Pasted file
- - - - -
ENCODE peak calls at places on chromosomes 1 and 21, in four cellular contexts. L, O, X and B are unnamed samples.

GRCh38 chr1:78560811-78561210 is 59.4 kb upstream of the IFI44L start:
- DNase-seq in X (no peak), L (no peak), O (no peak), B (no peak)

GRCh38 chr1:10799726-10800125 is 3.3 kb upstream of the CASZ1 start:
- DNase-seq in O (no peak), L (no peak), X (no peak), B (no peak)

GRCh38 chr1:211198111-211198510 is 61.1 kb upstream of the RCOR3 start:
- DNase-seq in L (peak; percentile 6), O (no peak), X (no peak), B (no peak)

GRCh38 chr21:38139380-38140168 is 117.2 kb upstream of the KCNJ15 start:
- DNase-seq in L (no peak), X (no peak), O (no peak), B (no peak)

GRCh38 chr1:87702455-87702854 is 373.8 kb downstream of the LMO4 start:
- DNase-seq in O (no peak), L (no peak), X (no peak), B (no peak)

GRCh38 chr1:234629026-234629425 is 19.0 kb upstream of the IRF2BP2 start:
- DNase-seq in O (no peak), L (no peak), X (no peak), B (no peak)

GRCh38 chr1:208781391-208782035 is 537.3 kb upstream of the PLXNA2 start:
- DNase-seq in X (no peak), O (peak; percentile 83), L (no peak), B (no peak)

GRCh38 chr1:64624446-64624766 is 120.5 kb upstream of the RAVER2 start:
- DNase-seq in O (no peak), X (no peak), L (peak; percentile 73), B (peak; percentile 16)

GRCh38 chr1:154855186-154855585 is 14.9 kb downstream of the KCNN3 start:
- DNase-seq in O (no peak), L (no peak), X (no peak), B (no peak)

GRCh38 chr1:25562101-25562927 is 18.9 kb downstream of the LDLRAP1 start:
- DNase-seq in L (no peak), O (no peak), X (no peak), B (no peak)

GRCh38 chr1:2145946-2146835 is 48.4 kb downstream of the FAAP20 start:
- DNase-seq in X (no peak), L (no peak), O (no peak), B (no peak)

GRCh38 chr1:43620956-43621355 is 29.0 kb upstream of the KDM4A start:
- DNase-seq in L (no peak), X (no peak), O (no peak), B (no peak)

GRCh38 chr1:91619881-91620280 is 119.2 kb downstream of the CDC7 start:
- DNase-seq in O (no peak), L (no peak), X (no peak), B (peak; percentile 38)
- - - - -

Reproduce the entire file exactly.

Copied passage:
ENCODE peak calls at places on chromosomes 1 and 21, in four cellular contexts. L, O, X and B are unnamed samples.

GRCh38 chr1:78560811-78561210 is 59.4 kb upstream of the IFI44L start:
- DNase-seq in X (no peak), L (no peak), O (no peak), B (no peak)

GRCh38 chr1:10799726-10800125 is 3.3 kb upstream of the CASZ1 start:
- DNase-seq in O (no peak), L (no peak), X (no peak), B (no peak)

GRCh38 chr1:211198111-211198510 is 61.1 kb upstream of the RCOR3 start:
- DNase-seq in L (peak; percentile 6), O (no peak), X (no peak), B (no peak)

GRCh38 chr21:38139380-38140168 is 117.2 kb upstream of the KCNJ15 start:
- DNase-seq in L (no peak), X (no peak), O (no peak), B (no peak)

GRCh38 chr1:87702455-87702854 is 373.8 kb downstream of the LMO4 start:
- DNase-seq in O (no peak), L (no peak), X (no peak), B (no peak)

GRCh38 chr1:234629026-234629425 is 19.0 kb upstream of the IRF2BP2 start:
- DNase-seq in O (no peak), L (no peak), X (no peak), B (no peak)

GRCh38 chr1:208781391-208782035 is 537.3 kb upstream of the PLXNA2 start:
- DNase-seq in X (no peak), O (peak; percentile 83), L (no peak), B (no peak)

GRCh38 chr1:64624446-64624766 is 120.5 kb upstream of the RAVER2 start:
- DNase-seq in O (no peak), X (no peak), L (peak; percentile 73), B (peak; percentile 16)

GRCh38 chr1:154855186-154855585 is 14.9 kb downstream of the KCNN3 start:
- DNase-seq in O (no peak), L (no peak), X (no peak), B (no peak)

GRCh38 chr1:25562101-25562927 is 18.9 kb downstream of the LDLRAP1 start:
- DNase-seq in L (no peak), O (no peak), X (no peak), B (no peak)

GRCh38 chr1:2145946-2146835 is 48.4 kb downstream of the FAAP20 start:
- DNase-seq in X (no peak), L (no peak), O (no peak), B (no peak)

GRCh38 chr1:43620956-43621355 is 29.0 kb upstream of the KDM4A start:
- DNase-seq in L (no peak), X (no peak), O (no peak), B (no peak)

GRCh38 chr1:91619881-91620280 is 119.2 kb downstream of the CDC7 start:
- DNase-seq in O (no peak), L (no peak), X (no peak), B (peak; percentile 38)